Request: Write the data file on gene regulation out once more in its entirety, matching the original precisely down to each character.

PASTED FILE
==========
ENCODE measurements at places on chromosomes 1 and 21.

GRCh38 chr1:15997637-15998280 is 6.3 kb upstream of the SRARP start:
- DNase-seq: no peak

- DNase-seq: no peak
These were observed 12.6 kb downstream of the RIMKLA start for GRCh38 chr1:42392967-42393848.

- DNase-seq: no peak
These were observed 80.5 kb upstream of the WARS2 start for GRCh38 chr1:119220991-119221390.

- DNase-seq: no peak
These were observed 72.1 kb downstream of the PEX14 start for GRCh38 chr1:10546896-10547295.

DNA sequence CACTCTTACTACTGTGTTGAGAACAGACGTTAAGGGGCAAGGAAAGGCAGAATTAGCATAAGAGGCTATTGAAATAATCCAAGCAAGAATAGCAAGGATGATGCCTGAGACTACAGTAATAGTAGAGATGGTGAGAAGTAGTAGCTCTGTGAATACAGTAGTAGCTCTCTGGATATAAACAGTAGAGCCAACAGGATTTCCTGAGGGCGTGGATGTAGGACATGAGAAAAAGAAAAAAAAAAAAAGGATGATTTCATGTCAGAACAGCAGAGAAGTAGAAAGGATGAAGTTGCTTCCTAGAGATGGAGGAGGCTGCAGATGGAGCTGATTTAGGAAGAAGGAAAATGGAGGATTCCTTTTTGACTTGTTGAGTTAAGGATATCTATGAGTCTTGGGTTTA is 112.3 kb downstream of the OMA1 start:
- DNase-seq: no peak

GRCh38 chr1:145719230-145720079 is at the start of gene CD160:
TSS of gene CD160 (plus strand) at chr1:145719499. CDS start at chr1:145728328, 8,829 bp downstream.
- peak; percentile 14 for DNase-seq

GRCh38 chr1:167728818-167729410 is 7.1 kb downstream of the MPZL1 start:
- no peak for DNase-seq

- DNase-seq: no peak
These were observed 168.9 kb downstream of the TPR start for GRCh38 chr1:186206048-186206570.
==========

ENCODE measurements at places on chromosomes 1 and 21.

GRCh38 chr1:15997637-15998280 is 6.3 kb upstream of the SRARP start:
- DNase-seq: no peak

- DNase-seq: no peak
These were observed 12.6 kb downstream of the RIMKLA start for GRCh38 chr1:42392967-42393848.

- DNase-seq: no peak
These were observed 80.5 kb upstream of the WARS2 start for GRCh38 chr1:119220991-119221390.

- DNase-seq: no peak
These were observed 72.1 kb downstream of the PEX14 start for GRCh38 chr1:10546896-10547295.

DNA sequence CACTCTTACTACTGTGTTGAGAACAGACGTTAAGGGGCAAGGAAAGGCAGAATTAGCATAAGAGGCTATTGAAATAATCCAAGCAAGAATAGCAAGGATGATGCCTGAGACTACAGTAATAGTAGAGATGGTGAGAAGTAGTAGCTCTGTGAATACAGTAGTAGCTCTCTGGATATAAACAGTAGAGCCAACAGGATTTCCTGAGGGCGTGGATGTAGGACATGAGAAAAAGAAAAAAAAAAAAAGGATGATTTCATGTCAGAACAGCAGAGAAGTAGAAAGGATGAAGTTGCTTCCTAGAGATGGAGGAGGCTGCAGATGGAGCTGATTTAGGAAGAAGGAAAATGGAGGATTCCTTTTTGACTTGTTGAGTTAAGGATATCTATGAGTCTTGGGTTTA is 112.3 kb downstream of the OMA1 start:
- DNase-seq: no peak

GRCh38 chr1:145719230-145720079 is at the start of gene CD160:
TSS of gene CD160 (plus strand) at chr1:145719499. CDS start at chr1:145728328, 8,829 bp downstream.
- peak; percentile 14 for DNase-seq

GRCh38 chr1:167728818-167729410 is 7.1 kb downstream of the MPZL1 start:
- no peak for DNase-seq

- DNase-seq: no peak
These were observed 168.9 kb downstream of the TPR start for GRCh38 chr1:186206048-186206570.